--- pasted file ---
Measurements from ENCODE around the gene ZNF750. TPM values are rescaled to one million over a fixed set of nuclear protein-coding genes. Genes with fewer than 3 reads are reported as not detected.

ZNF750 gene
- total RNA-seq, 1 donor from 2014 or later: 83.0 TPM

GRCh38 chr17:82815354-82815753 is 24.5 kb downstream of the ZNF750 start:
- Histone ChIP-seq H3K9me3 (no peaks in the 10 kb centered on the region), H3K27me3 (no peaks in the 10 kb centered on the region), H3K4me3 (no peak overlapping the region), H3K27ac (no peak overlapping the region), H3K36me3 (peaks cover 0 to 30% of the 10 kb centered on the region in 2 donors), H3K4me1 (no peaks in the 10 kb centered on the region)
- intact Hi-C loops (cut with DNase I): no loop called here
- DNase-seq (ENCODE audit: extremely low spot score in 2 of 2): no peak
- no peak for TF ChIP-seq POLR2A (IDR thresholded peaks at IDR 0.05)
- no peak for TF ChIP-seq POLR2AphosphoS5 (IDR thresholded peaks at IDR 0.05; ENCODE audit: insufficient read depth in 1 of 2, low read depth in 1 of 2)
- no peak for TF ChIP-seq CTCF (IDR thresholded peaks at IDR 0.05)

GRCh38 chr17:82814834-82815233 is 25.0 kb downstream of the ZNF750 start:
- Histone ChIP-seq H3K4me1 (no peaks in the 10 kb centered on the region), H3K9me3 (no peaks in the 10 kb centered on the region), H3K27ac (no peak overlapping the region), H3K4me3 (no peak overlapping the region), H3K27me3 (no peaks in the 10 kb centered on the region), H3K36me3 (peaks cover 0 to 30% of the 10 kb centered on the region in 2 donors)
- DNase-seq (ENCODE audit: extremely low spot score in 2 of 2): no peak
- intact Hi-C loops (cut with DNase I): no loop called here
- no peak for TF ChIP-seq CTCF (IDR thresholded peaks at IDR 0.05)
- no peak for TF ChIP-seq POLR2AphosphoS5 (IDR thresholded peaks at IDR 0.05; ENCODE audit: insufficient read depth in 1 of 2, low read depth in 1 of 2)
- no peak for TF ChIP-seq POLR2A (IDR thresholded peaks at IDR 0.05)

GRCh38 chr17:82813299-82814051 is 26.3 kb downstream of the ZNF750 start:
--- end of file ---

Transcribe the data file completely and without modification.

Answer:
Measurements from ENCODE around the gene ZNF750. TPM values are rescaled to one million over a fixed set of nuclear protein-coding genes. Genes with fewer than 3 reads are reported as not detected.

ZNF750 gene
- total RNA-seq, 1 donor from 2014 or later: 83.0 TPM

GRCh38 chr17:82815354-82815753 is 24.5 kb downstream of the ZNF750 start:
- Histone ChIP-seq H3K9me3 (no peaks in the 10 kb centered on the region), H3K27me3 (no peaks in the 10 kb centered on the region), H3K4me3 (no peak overlapping the region), H3K27ac (no peak overlapping the region), H3K36me3 (peaks cover 0 to 30% of the 10 kb centered on the region in 2 donors), H3K4me1 (no peaks in the 10 kb centered on the region)
- intact Hi-C loops (cut with DNase I): no loop called here
- DNase-seq (ENCODE audit: extremely low spot score in 2 of 2): no peak
- no peak for TF ChIP-seq POLR2A (IDR thresholded peaks at IDR 0.05)
- no peak for TF ChIP-seq POLR2AphosphoS5 (IDR thresholded peaks at IDR 0.05; ENCODE audit: insufficient read depth in 1 of 2, low read depth in 1 of 2)
- no peak for TF ChIP-seq CTCF (IDR thresholded peaks at IDR 0.05)

GRCh38 chr17:82814834-82815233 is 25.0 kb downstream of the ZNF750 start:
- Histone ChIP-seq H3K4me1 (no peaks in the 10 kb centered on the region), H3K9me3 (no peaks in the 10 kb centered on the region), H3K27ac (no peak overlapping the region), H3K4me3 (no peak overlapping the region), H3K27me3 (no peaks in the 10 kb centered on the region), H3K36me3 (peaks cover 0 to 30% of the 10 kb centered on the region in 2 donors)
- DNase-seq (ENCODE audit: extremely low spot score in 2 of 2): no peak
- intact Hi-C loops (cut with DNase I): no loop called here
- no peak for TF ChIP-seq CTCF (IDR thresholded peaks at IDR 0.05)
- no peak for TF ChIP-seq POLR2AphosphoS5 (IDR thresholded peaks at IDR 0.05; ENCODE audit: insufficient read depth in 1 of 2, low read depth in 1 of 2)
- no peak for TF ChIP-seq POLR2A (IDR thresholded peaks at IDR 0.05)

GRCh38 chr17:82813299-82814051 is 26.3 kb downstream of the ZNF750 start: